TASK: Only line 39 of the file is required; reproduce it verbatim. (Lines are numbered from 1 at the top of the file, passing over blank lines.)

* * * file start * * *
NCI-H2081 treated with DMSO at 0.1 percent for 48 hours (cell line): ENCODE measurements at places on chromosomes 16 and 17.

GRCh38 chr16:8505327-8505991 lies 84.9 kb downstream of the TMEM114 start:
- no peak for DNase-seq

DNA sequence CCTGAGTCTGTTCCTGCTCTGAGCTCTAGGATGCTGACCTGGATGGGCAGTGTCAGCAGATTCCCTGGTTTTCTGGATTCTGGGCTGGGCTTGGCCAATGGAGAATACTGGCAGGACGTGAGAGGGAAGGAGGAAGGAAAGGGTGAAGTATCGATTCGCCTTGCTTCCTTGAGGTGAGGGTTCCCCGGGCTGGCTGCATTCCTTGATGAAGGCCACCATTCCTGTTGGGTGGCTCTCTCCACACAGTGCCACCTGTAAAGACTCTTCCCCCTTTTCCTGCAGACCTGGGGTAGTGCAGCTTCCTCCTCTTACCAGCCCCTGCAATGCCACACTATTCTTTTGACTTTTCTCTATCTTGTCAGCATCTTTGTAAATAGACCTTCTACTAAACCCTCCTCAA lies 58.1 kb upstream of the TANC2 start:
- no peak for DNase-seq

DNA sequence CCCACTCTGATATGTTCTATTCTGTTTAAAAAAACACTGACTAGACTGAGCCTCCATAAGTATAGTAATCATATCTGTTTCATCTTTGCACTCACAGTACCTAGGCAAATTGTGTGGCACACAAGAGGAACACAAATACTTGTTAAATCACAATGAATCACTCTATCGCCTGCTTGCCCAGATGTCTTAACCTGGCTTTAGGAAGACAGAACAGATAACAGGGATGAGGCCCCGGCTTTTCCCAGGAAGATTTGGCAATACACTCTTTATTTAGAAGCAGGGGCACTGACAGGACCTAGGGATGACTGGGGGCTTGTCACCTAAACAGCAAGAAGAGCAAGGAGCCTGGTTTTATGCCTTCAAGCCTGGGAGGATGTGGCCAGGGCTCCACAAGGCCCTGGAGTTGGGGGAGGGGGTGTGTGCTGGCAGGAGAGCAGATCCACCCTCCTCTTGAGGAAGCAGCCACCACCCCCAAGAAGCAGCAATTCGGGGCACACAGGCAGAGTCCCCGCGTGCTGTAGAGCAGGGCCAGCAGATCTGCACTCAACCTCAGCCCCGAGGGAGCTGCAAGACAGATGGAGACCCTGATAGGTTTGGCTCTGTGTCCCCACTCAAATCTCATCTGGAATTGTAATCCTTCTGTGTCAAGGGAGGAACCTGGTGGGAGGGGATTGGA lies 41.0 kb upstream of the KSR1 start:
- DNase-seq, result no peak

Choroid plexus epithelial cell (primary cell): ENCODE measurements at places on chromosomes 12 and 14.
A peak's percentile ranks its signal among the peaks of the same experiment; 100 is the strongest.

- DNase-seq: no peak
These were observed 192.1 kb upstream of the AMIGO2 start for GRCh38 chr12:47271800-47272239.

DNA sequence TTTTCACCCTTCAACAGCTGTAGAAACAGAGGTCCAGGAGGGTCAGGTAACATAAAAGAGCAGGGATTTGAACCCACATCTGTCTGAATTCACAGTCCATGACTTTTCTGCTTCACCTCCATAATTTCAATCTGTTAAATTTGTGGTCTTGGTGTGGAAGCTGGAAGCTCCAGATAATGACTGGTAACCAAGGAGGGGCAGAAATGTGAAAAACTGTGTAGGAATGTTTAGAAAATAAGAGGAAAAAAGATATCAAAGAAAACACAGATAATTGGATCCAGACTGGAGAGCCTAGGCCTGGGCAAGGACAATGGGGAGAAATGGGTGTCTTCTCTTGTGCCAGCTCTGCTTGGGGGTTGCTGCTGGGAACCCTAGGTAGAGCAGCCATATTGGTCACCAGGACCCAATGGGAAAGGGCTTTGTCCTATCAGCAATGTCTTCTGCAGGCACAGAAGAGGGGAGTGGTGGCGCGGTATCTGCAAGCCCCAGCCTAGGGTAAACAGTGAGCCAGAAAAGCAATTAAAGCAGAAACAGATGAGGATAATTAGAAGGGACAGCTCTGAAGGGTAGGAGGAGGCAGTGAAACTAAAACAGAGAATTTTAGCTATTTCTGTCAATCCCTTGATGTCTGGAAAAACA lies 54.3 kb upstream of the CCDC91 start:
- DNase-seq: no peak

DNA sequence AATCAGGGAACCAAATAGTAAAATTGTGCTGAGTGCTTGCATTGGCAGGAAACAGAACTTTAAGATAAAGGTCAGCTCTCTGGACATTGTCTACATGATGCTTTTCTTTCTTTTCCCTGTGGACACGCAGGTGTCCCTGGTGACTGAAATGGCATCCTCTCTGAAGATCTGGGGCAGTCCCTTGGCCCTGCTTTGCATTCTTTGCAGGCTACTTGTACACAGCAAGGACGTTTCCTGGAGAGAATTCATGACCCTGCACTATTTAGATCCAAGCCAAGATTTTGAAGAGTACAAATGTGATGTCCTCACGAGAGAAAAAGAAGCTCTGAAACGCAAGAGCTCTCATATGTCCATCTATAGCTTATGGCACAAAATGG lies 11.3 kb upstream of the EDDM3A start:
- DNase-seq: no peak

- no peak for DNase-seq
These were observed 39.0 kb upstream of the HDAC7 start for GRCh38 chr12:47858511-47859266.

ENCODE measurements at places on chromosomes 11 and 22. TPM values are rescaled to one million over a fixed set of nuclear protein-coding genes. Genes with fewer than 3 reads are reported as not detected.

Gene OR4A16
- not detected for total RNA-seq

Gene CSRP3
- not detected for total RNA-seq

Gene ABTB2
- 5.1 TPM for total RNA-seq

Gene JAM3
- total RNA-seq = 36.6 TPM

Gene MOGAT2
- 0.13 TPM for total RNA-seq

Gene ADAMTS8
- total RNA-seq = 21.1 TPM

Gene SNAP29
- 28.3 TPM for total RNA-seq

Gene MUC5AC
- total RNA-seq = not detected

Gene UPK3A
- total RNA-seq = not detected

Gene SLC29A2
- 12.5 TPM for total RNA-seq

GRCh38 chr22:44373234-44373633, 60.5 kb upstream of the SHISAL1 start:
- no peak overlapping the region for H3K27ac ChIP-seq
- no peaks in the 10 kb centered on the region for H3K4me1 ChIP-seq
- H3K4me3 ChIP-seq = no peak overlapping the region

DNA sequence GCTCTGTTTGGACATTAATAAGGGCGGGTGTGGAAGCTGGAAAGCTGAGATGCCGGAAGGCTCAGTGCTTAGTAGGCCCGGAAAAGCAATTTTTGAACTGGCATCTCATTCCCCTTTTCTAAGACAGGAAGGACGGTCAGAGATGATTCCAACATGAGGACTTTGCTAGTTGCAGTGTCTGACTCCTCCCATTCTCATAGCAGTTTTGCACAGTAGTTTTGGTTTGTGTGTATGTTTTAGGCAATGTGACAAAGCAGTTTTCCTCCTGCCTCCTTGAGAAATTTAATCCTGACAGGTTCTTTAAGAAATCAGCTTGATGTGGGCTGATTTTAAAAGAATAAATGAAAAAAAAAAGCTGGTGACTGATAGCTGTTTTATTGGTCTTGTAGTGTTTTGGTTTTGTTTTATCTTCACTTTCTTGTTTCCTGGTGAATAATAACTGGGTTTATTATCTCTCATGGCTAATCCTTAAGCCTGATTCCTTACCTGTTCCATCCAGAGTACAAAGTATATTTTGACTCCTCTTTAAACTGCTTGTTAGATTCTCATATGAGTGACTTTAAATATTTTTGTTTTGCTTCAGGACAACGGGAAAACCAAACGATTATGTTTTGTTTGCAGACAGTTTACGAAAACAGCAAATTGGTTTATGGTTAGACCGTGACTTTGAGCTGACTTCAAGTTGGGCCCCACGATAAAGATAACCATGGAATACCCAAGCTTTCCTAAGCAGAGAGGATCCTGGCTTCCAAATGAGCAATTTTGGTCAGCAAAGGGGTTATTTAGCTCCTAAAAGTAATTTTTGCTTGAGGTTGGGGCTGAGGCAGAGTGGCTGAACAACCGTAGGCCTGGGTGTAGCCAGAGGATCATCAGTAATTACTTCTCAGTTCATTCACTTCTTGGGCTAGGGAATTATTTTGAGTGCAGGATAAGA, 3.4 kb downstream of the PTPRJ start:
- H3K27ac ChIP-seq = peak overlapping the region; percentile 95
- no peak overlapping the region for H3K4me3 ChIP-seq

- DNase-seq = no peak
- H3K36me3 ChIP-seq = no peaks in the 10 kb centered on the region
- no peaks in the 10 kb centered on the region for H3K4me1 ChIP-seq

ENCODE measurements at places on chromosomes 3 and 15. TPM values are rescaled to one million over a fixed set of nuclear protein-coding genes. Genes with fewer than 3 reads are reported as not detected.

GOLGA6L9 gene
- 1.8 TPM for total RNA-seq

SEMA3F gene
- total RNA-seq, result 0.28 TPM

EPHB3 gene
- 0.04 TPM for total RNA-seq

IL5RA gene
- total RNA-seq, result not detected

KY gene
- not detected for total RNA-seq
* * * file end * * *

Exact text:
GRCh38 chr22:44373234-44373633, 60.5 kb upstream of the SHISAL1 start: